Specific Mitre Saw Safety Tips
There are of course some safety issues that apply mainly to mitre saws, and I have covered these below. Check out the video below which is 15 minutes in length, but honestly it is 15 minutes well spent.
These saws use really powerful motors and sharp fast spinning blades. (They spin at around 140 mph) They can cut through wood like a knife through butter, and can make short work of metals like aluminium and steel. Can you imagine what they could do to a misplaced finger or thumb?
In addition to watching this, you should of course read in full the manual that comes with your new saw. If you have bought a second hand one, then go online and you will be able to download these manuals for free.These saws are not designed to cut through steel rods, bars or studs as that will cause sparks, and over power the motor.
Stability of your Mitre Saw
More than anything else, stability, or the lack of it, is one of the biggest causes of accidents that I have seen. These are supposed to be bolted down to a bench, or clamped to a stand. They are not meant to be used as is when they come out of the box. I know it is not always practical to have it permanently set up, but if you are going to be using it, then it is really important to have it made very stable.
Using the Mitre Saw Table Guard
Almost all mitre saws will come with a table guard. There is a strong temptation, especially by contractors, to try and remove this. That guard is there for good reasons and should never be tampered with. You should check it to make sure that it is working properly and is not making the blade bind.
Support For Long Pieces of Wood
Again I have seen a number of accidents from people cutting long pieces of wood. If not properly supported by a stand, or a supporting table or table props, then they can easily fly upwards when the saw makes its cut. That can be very dangerous. It is always best to have and use a mitre saw stand and you can read about those by clicking here.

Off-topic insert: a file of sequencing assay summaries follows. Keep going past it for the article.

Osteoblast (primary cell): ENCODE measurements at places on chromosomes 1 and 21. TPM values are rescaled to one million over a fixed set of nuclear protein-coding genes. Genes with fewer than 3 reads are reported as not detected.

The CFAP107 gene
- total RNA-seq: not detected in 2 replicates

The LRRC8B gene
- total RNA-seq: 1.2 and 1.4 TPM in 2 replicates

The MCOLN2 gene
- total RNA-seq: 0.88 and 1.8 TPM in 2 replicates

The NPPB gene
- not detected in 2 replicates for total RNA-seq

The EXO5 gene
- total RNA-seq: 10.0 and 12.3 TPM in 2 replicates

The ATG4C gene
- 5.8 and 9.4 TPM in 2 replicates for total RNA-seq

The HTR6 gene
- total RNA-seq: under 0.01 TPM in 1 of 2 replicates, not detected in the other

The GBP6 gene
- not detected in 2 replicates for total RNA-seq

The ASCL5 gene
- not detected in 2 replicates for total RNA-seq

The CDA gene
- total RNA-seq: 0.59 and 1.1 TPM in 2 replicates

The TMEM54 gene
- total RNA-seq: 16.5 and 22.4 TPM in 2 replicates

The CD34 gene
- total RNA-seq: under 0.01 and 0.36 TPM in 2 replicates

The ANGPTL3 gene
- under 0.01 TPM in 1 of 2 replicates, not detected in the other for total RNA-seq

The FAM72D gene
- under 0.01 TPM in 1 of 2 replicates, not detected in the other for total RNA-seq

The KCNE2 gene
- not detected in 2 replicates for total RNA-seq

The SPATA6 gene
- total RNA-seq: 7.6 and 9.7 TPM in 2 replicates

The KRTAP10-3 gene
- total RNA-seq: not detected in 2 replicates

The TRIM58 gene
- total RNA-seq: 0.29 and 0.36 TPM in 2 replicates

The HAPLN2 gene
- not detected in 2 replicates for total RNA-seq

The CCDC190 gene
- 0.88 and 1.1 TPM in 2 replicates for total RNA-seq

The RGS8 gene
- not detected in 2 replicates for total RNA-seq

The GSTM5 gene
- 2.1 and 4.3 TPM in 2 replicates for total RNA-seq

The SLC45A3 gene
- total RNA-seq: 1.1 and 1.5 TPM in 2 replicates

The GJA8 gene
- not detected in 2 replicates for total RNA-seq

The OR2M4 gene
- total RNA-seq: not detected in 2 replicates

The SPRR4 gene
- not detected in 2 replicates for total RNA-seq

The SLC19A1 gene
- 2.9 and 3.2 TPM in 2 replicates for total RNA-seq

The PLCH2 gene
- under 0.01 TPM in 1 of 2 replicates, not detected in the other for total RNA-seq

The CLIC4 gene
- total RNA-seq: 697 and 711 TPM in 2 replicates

Tripping over Cut-Offs
This is one of the most common causes of accidents in the workshop and out on construction sites. It is all too easy to get distracted with cutting wood. This is especially true if you are doing a lot of it at one time. When this happens we tend to let the smaller cut-offs just drop on to the floor.
The problem with that it that you can forget about them, and then they can be tripped over. It is so easy to sprain an ankle like this and I have seen it happen many times. These days I keep a bucket nearby and just drop any small pieces of wood into that.
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Protect Your Hands from the Mitre Saw Blade
Always keep your hands as far away from the blade as you can. Yes I know that this sounds really obvious, but for some reason some users think that they need to get close to the blade to line up the cut better. At all times, and before you hit the on switch, pause and check where your holding hand is placed.